The National Institutes of Health (NIH) has awarded a group of researchers $2.87 million for preclinical development of an oral drug to treat Shigella and C. difficile.
Shigella is a bacterium that belongs to a small group of pathogens (including E. coli O157:H7 and Cryptosporidium) that can infect the gut after the ingestion of relatively few organisms, and can cause sudden and severe diarrhea (gastroenteritis) in humans. About 25,000 laboratory-confirmed cases of shigellosis are reported each year in the U.S. Many cases go undiagnosed and/or unreported, however, and the CDC estimates that 450,000 total cases of shigellosis occur in the United States every year.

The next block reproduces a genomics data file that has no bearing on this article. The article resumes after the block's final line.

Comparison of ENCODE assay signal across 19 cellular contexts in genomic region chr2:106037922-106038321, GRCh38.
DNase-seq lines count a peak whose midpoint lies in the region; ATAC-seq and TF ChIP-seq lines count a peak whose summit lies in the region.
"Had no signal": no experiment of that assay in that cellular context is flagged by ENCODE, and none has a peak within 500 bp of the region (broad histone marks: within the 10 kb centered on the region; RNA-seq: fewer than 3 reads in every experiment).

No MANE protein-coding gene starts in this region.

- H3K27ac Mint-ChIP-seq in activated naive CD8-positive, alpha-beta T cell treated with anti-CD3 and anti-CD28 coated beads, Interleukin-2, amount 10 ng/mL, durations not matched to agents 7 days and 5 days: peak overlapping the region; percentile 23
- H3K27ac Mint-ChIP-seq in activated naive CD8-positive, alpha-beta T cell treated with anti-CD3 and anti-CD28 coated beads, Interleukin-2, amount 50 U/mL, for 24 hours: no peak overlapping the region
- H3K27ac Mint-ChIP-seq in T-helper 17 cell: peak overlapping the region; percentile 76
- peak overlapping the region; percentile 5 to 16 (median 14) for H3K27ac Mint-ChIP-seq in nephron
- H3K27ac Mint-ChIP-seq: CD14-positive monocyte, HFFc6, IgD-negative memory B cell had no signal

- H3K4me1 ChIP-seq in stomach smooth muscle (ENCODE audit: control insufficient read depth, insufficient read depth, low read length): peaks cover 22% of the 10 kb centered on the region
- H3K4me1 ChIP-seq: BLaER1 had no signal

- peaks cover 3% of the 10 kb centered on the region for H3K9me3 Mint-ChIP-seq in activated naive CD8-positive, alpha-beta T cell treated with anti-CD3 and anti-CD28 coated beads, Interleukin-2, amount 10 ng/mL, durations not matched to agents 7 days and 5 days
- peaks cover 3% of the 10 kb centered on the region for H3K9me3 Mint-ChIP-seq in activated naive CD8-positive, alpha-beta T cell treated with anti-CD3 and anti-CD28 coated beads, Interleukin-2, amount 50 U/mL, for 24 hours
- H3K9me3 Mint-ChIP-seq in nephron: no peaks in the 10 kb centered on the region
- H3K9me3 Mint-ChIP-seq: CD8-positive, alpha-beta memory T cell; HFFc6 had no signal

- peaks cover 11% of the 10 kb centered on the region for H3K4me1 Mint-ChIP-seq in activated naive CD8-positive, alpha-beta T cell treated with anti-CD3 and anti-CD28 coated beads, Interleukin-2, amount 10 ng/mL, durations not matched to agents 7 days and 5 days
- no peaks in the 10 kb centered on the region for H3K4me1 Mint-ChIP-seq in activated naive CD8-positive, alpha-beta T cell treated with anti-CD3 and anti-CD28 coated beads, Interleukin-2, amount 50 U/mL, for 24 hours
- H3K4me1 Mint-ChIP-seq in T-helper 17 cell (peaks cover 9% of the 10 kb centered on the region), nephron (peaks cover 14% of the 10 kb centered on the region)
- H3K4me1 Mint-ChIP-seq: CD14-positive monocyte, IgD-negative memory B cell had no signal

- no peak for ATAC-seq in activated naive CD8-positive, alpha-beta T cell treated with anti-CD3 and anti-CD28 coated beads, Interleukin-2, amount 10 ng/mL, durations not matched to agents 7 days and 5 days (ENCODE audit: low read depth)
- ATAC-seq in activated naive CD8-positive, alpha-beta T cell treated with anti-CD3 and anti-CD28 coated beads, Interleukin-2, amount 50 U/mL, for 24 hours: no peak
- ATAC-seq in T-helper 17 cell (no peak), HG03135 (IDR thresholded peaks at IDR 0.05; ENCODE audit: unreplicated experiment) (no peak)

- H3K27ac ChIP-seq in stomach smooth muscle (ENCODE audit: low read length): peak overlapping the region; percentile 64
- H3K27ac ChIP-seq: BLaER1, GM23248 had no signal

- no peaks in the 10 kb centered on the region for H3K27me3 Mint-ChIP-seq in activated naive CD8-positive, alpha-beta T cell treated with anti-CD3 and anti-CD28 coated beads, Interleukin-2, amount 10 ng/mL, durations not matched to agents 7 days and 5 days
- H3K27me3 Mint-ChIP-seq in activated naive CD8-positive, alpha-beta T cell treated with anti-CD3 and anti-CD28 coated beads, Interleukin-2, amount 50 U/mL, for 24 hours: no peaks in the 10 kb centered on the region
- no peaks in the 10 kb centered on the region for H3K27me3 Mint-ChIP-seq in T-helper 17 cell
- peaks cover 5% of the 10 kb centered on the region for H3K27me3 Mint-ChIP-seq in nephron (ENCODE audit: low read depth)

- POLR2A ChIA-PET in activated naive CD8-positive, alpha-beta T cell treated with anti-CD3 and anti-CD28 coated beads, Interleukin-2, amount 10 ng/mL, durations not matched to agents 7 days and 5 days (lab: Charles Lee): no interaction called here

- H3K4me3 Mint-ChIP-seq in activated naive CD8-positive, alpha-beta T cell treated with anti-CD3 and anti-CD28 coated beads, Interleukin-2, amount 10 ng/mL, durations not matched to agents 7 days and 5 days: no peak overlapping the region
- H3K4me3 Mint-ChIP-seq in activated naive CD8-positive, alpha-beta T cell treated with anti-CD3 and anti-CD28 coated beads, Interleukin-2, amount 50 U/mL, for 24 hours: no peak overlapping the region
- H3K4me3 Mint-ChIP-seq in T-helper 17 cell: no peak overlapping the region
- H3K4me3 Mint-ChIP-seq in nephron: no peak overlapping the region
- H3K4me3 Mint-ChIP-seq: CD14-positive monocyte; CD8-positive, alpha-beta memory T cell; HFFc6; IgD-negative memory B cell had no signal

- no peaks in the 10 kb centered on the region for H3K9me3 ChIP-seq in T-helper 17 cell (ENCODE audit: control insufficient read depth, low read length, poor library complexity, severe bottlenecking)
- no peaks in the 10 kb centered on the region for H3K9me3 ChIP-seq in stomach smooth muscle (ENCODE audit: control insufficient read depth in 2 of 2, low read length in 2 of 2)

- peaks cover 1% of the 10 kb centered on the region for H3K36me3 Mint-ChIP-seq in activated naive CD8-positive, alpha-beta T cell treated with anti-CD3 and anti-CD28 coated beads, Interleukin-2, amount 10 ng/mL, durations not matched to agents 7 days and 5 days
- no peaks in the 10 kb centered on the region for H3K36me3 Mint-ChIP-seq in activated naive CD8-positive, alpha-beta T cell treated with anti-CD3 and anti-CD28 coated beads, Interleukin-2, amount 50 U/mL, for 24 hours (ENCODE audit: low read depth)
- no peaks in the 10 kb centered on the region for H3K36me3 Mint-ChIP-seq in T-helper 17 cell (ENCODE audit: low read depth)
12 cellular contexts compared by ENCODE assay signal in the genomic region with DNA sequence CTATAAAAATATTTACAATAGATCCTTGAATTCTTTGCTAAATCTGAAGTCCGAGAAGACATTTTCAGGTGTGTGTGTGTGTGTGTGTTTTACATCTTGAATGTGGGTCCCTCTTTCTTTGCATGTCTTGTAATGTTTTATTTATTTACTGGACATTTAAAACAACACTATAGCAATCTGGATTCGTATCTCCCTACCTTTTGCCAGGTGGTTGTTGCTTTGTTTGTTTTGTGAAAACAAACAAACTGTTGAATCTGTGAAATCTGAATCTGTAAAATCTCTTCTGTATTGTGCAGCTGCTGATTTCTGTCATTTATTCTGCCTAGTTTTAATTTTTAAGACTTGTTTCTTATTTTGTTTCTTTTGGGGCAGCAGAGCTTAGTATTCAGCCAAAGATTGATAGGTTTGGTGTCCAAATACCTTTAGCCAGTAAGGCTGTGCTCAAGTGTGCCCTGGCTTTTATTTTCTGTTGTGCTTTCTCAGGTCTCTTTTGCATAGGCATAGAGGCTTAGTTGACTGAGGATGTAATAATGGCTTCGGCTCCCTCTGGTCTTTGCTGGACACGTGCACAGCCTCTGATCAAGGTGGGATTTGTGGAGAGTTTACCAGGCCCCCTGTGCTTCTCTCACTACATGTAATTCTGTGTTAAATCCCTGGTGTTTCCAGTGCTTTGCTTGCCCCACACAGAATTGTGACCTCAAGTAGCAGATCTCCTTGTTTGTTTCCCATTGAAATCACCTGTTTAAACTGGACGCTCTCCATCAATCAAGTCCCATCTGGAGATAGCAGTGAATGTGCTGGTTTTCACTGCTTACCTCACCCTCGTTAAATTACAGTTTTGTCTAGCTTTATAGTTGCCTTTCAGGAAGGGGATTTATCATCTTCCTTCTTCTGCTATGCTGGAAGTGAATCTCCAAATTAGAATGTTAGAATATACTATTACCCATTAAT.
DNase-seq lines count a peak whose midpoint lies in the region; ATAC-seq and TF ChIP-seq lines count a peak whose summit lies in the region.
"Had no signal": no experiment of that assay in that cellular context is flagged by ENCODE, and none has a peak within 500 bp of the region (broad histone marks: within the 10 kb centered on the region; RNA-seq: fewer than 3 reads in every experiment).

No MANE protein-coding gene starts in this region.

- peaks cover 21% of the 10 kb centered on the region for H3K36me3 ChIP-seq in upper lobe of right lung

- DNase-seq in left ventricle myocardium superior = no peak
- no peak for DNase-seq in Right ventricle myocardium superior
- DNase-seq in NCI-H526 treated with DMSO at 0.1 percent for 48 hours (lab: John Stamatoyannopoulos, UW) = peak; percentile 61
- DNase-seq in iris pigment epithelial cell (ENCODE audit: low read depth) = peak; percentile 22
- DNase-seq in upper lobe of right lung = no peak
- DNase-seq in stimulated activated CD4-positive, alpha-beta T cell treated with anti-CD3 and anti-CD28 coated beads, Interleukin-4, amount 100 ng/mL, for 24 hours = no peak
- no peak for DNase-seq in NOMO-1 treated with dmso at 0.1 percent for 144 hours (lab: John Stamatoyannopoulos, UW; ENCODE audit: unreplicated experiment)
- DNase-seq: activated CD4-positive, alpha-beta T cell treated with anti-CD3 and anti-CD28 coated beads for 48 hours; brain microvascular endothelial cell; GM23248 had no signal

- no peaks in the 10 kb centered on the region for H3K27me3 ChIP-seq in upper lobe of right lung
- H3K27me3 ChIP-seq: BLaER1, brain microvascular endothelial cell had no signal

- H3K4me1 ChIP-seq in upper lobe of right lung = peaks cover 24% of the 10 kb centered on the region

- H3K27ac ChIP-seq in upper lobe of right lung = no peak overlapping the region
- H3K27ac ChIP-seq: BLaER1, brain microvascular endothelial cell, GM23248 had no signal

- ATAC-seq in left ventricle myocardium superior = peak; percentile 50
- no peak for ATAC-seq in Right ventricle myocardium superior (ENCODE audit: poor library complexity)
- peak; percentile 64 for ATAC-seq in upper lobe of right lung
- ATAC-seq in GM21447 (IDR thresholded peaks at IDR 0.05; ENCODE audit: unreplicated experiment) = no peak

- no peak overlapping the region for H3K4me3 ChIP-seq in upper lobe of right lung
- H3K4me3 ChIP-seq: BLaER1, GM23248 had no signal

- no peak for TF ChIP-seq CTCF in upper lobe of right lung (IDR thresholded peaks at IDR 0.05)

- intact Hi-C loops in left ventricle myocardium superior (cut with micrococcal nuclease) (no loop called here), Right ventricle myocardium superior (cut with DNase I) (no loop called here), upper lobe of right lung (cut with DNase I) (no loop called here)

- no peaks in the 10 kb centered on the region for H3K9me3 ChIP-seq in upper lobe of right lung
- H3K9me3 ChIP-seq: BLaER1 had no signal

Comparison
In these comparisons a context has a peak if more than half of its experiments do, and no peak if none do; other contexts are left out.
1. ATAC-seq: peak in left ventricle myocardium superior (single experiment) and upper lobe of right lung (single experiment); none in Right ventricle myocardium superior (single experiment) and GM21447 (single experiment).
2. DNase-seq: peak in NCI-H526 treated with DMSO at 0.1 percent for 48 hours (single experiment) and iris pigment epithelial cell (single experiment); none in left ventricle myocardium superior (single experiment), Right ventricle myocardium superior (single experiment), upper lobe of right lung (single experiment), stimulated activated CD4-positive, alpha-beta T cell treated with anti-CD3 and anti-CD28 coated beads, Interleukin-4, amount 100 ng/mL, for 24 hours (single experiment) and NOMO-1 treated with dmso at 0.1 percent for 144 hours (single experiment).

Clostridium difficile (C. difficile) is a spore-forming, gram-positive anaerobic bacillus that produces two toxins: toxin A and toxin B. These toxins typically cause gastrointestinal disease, often with severe complications.
The new research will focus on Ceragenin™ technology, which is a class of antimicrobial compounds that mimic functions of the body’s own innate immune system. The technology was invented by Paul B. Savage, Ph.D., professor at BYU.